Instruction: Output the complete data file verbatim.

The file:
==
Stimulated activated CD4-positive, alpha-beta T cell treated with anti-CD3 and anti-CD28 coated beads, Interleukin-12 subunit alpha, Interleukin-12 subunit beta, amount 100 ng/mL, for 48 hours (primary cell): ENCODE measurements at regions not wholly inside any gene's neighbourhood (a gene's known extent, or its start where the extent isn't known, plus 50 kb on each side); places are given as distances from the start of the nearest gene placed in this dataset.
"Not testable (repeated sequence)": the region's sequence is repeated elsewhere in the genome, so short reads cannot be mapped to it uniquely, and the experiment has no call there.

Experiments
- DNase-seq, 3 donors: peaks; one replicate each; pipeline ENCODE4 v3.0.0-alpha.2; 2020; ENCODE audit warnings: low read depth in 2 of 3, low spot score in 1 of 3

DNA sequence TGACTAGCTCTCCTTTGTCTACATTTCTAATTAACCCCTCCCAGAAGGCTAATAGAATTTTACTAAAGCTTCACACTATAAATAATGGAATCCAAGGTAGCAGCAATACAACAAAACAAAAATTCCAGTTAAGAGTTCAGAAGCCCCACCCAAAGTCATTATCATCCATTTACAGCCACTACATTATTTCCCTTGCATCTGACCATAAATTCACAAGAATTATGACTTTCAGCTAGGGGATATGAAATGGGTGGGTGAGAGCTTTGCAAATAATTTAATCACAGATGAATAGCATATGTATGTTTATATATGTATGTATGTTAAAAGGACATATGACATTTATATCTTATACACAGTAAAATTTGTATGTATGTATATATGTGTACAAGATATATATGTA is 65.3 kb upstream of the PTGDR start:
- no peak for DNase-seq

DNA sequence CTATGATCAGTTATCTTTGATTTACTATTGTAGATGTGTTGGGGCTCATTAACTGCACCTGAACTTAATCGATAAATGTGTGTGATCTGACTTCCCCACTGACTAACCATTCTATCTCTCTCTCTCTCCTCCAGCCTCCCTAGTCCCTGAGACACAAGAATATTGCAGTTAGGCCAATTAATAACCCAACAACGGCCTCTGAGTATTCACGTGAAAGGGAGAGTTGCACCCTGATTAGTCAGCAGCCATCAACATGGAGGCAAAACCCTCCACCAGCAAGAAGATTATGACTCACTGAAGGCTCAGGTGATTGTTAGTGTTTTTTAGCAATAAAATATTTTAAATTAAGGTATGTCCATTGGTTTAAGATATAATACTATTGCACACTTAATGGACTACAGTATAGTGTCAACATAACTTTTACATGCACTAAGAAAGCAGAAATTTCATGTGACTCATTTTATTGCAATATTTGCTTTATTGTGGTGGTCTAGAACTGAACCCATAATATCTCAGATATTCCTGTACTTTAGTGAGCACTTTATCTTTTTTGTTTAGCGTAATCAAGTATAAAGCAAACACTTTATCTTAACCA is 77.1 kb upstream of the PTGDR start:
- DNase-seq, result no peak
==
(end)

Stimulated activated CD4-positive, alpha-beta T cell treated with anti-CD3 and anti-CD28 coated beads, Interleukin-12 subunit alpha, Interleukin-12 subunit beta, amount 100 ng/mL, for 48 hours (primary cell): ENCODE measurements at regions not wholly inside any gene's neighbourhood (a gene's known extent, or its start where the extent isn't known, plus 50 kb on each side); places are given as distances from the start of the nearest gene placed in this dataset.
"Not testable (repeated sequence)": the region's sequence is repeated elsewhere in the genome, so short reads cannot be mapped to it uniquely, and the experiment has no call there.

Experiments
- DNase-seq, 3 donors: peaks; one replicate each; pipeline ENCODE4 v3.0.0-alpha.2; 2020; ENCODE audit warnings: low read depth in 2 of 3, low spot score in 1 of 3

DNA sequence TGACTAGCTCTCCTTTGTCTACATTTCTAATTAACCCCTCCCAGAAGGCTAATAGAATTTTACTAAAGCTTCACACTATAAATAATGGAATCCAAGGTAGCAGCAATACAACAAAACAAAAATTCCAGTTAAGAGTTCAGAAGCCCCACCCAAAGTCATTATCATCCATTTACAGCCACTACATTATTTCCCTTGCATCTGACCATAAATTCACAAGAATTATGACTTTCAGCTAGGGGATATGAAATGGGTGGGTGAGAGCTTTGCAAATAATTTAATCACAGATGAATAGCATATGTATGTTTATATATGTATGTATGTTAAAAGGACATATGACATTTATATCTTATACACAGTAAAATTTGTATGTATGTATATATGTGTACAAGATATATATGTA is 65.3 kb upstream of the PTGDR start:
- no peak for DNase-seq

DNA sequence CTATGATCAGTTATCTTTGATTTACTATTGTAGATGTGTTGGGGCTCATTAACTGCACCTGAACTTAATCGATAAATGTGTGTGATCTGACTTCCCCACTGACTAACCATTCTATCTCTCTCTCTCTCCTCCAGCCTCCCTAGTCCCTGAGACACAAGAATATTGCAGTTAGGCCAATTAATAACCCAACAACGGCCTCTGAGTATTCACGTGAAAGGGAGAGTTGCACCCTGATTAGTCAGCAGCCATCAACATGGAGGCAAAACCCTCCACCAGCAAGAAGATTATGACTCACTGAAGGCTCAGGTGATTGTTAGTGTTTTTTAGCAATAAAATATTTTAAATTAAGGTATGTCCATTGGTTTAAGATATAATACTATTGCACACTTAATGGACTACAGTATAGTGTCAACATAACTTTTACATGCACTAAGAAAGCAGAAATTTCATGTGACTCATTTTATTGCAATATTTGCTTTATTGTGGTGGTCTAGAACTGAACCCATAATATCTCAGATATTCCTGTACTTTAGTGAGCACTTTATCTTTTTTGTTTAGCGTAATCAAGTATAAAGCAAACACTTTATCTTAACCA is 77.1 kb upstream of the PTGDR start:
- DNase-seq, result no peak